International Leading Practices are Available – One main advantage to the profession of internal audit is its international scope. It is difficult to find another profession that sets standards with such wide impact. This also means the Internal Audit is not dependent on one controlled source of leading practices but can draw from cultures and experiences across the globe.
Sawyers 7th Edition – I was fortunate enough to participate in one such effort to draw from leading practices across the globe. In 2017, we began designing the Sawyer 7th Edition book to be a new product for 2019 focused in large part on helping CAE’s and IA Leaders close the skill gap needed to evolve internal audit products and services to a higher level of value. We found some amazing strategies and ideas such as the following:
- Switzerland – Identifying value drivers in products and services, and using them to develop strategic plans
- US – Leveraging Paul Sobel’s (COSO Chairman) idea that IA and evolved through generations. Defined and illustrate 5 generations of services and products
- Netherlands, US – Borrowing Capability Maturity Models or Ambition Models to discuss what must change in people, process (method) and technology to evolved to a higher more modern level that can produce needed products and services
- Jordan, US – Discuss the org charts and skill profiles of staff and leaders across different skill building strategies and generations and product deliverables
- China, US – Connect value goals and evolving definitions of risk and control to each generation of IA Services and Products
- South Africa, Australia – Define and cultivate Governance ideals and Business Acumen
Will it be enough?
Every evolution is preceded with signs that tell of the coming reality. For example, before the accounting profession began being impacted by process automation, data analytic and AI software there was significant outsourcing and automation of other business processes. One could guess that it was only a matter of time until all parts of an enterprise were impacted.
Today a variety of indicators spell coming change to Governance, Risk Management, and Internal Control. The main indicator includes dissatisfied Boards that do not completely understand their role with regards to risk oversight, and Executives who see no value in ERM. This pressure is creating an interest in “consolidating risk and control information” from any source into one management system that management can value, invest in, or shrink based on the perceived value of its products. That after-all is what ERM is meant to be, a management tool driven at their direction. At a minimum ERM growing maturity means IA will eventually have to compare the value of its products and services to those produced by ERM efforts. A better consideration would be integration of IA efforts with 2nd line of defense functions and sharing of risk and control data with ERM systems. Are IA Leaders capable of this careful integration? Can they maintain their independence and objectivity in a way that continues the importance of IA reporting to the Board, while elevating the value and complexity of risk and control information?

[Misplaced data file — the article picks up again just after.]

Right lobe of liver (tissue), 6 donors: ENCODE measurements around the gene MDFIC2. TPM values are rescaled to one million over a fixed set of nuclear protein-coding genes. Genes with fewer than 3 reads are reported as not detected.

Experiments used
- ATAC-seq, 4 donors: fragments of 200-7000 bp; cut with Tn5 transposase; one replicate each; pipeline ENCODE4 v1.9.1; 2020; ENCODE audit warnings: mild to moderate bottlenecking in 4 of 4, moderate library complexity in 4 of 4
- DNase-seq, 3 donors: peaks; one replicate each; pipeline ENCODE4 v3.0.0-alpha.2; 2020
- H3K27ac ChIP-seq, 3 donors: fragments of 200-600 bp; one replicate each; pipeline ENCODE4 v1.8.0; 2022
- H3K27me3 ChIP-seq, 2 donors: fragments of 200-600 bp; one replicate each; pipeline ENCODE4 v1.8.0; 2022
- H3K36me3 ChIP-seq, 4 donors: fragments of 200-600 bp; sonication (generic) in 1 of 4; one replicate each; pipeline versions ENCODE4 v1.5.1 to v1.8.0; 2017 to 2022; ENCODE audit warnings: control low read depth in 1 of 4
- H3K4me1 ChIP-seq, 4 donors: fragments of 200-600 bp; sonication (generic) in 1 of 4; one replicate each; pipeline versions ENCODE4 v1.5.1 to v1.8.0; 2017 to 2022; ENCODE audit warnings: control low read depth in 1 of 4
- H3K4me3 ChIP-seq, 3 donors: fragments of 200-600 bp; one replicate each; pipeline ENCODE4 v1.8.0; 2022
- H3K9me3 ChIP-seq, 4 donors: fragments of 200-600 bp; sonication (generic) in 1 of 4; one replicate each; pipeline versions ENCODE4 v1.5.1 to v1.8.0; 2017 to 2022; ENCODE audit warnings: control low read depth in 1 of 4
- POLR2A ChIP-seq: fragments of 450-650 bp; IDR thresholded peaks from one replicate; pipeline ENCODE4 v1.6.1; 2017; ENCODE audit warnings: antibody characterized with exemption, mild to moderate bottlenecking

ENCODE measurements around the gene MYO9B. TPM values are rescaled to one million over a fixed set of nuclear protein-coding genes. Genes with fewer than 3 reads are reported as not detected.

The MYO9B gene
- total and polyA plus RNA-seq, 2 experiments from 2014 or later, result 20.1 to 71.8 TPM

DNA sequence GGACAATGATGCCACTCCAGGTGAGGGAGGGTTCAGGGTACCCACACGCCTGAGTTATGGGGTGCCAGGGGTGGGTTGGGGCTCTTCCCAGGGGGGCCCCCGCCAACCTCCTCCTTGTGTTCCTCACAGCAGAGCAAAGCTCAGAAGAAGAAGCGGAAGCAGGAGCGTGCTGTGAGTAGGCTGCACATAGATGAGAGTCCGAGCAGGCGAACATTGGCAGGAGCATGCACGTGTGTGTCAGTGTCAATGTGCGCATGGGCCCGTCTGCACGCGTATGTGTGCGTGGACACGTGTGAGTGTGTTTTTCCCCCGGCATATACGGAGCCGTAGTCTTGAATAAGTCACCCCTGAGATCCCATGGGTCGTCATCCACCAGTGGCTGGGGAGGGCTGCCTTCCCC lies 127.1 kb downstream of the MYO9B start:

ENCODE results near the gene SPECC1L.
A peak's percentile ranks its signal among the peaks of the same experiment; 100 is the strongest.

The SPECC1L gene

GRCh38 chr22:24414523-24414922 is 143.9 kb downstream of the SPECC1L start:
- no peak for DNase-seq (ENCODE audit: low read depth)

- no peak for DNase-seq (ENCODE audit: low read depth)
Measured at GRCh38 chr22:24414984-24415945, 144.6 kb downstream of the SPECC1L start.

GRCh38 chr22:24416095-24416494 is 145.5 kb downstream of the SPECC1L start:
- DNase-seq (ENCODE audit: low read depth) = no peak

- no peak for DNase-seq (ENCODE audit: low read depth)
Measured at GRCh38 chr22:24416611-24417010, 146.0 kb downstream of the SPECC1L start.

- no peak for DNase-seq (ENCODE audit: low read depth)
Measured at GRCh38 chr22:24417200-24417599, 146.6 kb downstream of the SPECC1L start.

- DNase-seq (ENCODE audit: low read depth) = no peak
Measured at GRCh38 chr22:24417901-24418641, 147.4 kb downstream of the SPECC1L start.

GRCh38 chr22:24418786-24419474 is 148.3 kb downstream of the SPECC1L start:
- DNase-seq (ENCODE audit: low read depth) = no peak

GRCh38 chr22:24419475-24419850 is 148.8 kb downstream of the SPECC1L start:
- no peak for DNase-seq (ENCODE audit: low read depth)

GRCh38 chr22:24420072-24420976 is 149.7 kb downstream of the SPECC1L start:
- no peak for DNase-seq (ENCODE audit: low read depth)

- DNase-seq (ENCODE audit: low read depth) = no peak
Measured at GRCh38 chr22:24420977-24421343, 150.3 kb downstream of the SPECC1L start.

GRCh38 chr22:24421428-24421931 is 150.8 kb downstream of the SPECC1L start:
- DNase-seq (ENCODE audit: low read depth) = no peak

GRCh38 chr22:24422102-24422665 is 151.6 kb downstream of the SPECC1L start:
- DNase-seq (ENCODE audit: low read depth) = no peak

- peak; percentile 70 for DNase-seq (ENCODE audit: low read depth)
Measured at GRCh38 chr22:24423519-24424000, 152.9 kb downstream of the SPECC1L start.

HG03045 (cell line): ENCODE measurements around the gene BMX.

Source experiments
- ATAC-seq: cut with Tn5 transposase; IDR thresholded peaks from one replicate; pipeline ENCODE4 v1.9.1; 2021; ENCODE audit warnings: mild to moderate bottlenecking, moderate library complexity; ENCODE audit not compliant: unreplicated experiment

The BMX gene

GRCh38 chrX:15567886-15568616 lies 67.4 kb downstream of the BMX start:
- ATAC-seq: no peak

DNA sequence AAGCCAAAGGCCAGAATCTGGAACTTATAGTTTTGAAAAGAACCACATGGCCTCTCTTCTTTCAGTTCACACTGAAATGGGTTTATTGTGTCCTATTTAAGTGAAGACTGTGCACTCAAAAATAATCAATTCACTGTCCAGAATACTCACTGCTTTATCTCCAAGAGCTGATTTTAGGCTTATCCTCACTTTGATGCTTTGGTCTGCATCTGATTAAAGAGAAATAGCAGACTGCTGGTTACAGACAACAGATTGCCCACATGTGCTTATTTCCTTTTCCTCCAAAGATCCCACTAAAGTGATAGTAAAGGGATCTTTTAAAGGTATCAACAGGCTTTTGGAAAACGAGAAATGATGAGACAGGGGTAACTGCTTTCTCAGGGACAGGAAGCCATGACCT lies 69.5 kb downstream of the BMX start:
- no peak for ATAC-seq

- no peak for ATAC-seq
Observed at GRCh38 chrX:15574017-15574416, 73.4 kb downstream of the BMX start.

There are some interesting bright spots, where CAE’s and IA Directors are adding significant value to their organizations and aiding in the innovation of governance risk and control services. But we need more as a profession to not be seen as secondary or of low value.
Unfortunately, my interaction with many IA Leaders does not give me a tremendous amount of confidence, that we are changing quickly enough. Some concerning examples, are leaders noting, “I am not being asked to do that yet?” An IA leader must be the vision builder, measure the change happening and chart the course for the department. Most of the time, no one will tell an IA Leader to improve, they will simply wait until the lack of value is obvious and then eliminate the leader or the function. If they cannot eliminate it, they will minimize it as a “cost center”.
Several years ago, this became obvious to me. I sat at a table during an IIA GRC Conference talking with a new Chief Risk Officer for a large package delivery service. He had previously been in internal audit, and so I was interested in his new role. Twenty minutes later everything he had described as part of his role, I felt should be IA Advisory services. After he left the table, I introduced myself to the person next to his chair. It turned out he was the CAE for the same organization. Curious, I asked what the scope of his role was. He noted SOX financial controls auditing. “What else?”, I pressed. “That’s it,” he said. “Since the CRO is Advisory, they do not want me doing that anymore.” Concerned, I asked if the CRO reported to the Audit Committee. “No,” he responded, “he reports to the CFO.” So, the inactive CAE had not sold the role of IA to the Audit Committee and allowed his professional impact to be limited to a management function task… This must not be the case, or we will not be able to call ourselves professionals. The future of IA must become elevating good governance structures, and risk and control within Management and each 2nd line of defense function. If we do not get there as a profession, then we are letting others define the value we can bring.